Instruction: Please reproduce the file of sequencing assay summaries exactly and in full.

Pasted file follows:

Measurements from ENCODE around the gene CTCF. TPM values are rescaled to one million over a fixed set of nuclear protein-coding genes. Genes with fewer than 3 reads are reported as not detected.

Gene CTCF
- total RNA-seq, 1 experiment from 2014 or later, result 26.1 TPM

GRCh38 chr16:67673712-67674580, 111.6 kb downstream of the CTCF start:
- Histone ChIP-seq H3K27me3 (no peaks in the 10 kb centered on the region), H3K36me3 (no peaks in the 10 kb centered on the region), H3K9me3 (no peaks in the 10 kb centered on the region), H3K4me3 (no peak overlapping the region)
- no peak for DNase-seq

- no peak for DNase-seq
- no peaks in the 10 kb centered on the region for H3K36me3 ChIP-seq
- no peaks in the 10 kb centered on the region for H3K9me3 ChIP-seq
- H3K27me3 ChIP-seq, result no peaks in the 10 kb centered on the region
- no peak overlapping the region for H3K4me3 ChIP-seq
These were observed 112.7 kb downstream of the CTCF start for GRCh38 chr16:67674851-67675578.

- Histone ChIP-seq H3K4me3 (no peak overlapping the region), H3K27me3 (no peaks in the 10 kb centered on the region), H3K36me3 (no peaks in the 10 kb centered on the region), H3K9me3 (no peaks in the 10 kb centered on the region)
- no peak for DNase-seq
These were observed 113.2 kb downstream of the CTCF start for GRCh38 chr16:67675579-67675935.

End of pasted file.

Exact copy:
Measurements from ENCODE around the gene CTCF. TPM values are rescaled to one million over a fixed set of nuclear protein-coding genes. Genes with fewer than 3 reads are reported as not detected.

Gene CTCF
- total RNA-seq, 1 experiment from 2014 or later, result 26.1 TPM

GRCh38 chr16:67673712-67674580, 111.6 kb downstream of the CTCF start:
- Histone ChIP-seq H3K27me3 (no peaks in the 10 kb centered on the region), H3K36me3 (no peaks in the 10 kb centered on the region), H3K9me3 (no peaks in the 10 kb centered on the region), H3K4me3 (no peak overlapping the region)
- no peak for DNase-seq

- no peak for DNase-seq
- no peaks in the 10 kb centered on the region for H3K36me3 ChIP-seq
- no peaks in the 10 kb centered on the region for H3K9me3 ChIP-seq
- H3K27me3 ChIP-seq, result no peaks in the 10 kb centered on the region
- no peak overlapping the region for H3K4me3 ChIP-seq
These were observed 112.7 kb downstream of the CTCF start for GRCh38 chr16:67674851-67675578.

- Histone ChIP-seq H3K4me3 (no peak overlapping the region), H3K27me3 (no peaks in the 10 kb centered on the region), H3K36me3 (no peaks in the 10 kb centered on the region), H3K9me3 (no peaks in the 10 kb centered on the region)
- no peak for DNase-seq
These were observed 113.2 kb downstream of the CTCF start for GRCh38 chr16:67675579-67675935.